How to overcome fear of committing to one idea or one niche


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Have you ever had a brilliant business idea that got you so juiced up that you immediately got to work registering a domain name, building a website, and sharing it on social media? Then a few months later, another idea hits and instead of choosing which one you want to go with, you decide to add the new one into the mix.

Now you have one foot in each business and your attention is divided. You have to do double the work, but people aren’t engaging with your content in either business even though it feels like all you do is produce content day in and day out. You’re posting on your blogs, Facebook, Instagram, Pinterest, etc. You’ve even created a course that no one is buying and maybe a podcast that 5 people are subscribed to. Before long, you end up feeling burnt out, uninspired, unmotivated, and then you fizzle out in both businesses in favor of a third business idea that’s popped up in your radar that sounds promising.

We need more willpower...don’t we?

On the outside looking in, this kind of behavior looks like a fear of commitment. It looks like you’re afraid to just commit to one of your ideas and playing full out in it. But I think it goes deeper than that. This behavior pattern is actually a manifestation of the fear of failure.

We keep one toe in each of our projects instead of deciding which ONE we want to work on and jumping all in with it because we are afraid that that ONE will fail. Then we’ll feel like we had wasted a bunch of time, money, and energy on building it. We think it’s better to try out a bunch of ideas at one time so that we can pick the one that is the most successful. This similar pattern is seen in finance too - “diversify to lower risk” is what made index funds so popular.

But I digress.

Thankfully nowadays, there are more articles and books out there (check out this blog post where I talk about Essentialism) encouraging people to do their homework and make smart, researched, and focused decisions instead.

The ironic thing is that if you do go all in with one of your business ideas while still feeling an overwhelming fear of failure, it’s more than likely that you will fail. Whatever you attend to becomes your reality. But instead of working on releasing the fear of failure, we like to tell ourselves that we need to exercise more willpower and COMMIT.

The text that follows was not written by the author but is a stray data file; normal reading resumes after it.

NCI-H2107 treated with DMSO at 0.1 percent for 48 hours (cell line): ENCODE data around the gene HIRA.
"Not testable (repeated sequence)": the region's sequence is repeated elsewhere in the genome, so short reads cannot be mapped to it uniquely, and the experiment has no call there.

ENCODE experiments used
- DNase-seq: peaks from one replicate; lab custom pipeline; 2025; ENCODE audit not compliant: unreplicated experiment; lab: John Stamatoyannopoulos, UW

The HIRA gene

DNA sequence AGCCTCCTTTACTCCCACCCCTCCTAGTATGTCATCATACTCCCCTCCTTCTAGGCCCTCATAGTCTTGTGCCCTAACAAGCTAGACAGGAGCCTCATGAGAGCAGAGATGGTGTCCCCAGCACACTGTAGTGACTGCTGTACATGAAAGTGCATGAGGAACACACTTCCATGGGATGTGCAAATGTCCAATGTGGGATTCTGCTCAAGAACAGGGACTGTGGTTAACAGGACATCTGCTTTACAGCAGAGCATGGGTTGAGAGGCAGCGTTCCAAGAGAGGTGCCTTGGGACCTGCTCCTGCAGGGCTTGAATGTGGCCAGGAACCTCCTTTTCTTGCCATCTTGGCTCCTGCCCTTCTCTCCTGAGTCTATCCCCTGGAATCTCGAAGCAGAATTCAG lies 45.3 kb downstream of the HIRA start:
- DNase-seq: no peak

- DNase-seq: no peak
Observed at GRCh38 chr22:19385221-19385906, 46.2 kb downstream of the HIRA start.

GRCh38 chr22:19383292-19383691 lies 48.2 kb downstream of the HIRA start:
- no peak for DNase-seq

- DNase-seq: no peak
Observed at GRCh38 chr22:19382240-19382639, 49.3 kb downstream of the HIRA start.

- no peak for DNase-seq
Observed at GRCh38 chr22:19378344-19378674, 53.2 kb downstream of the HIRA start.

Address the fear of failure instead

Write down how you want to feel instead

So instead of focusing your attention on worrying about failing, what can you focus on instead? Write down a list of 3 feelings that you want to experience in your business and put this list where it’s easily accessible.

Ok, that part is all fine and dandy and probably something you’ve heard before, but bear with me.

Keep a list of evidence

This next part is something different. I want you to take each of those feelings you wrote down, and keep a list of evidence that you are already experiencing those feelings in your business. Write down specific examples and again, keep this list somewhere easily accessible, review it every day, and feel into those feelings every day.

This is you creating a mindset for success so that you’re ready for when it comes into your physical reality.

Feel into these feelings before choosing a business idea to focus on

In other words, you’re tapping into the feelings of the highest version of yourself and asking yourself for advice. “What would my highest self think, feel, or do?”

Not only does this practice help you make all kinds of decisions, it also helps you build trust and confidence in your inner guidance system. Think about all the times in the past that you’ve said, “I don’t know what to do! I don’t know what to choose!” The more you tell yourself you DO know and practice tapping into the feelings of your highest self, the stronger your connection to your inner guidance system.

So with today’s blog post, I’ve hopefully helped you see that the real issue here is not your inability to commit, it’s the fear of failure that keeps you from building a more successful business.

If you want some more help in picking which business idea to focus on that feels fulfilling in the long-term, I invite you to check out my Clarity for Freedom Guide. Click the button below to download.

I would love to see your email in my inbox or your comment below. I know you might feel like isolating yourself as you build your business, but talking with someone who understands what you’re going through saves you money, time, and energy in the long run. Let’s figure it out together. Email me at

Jessica May TangComment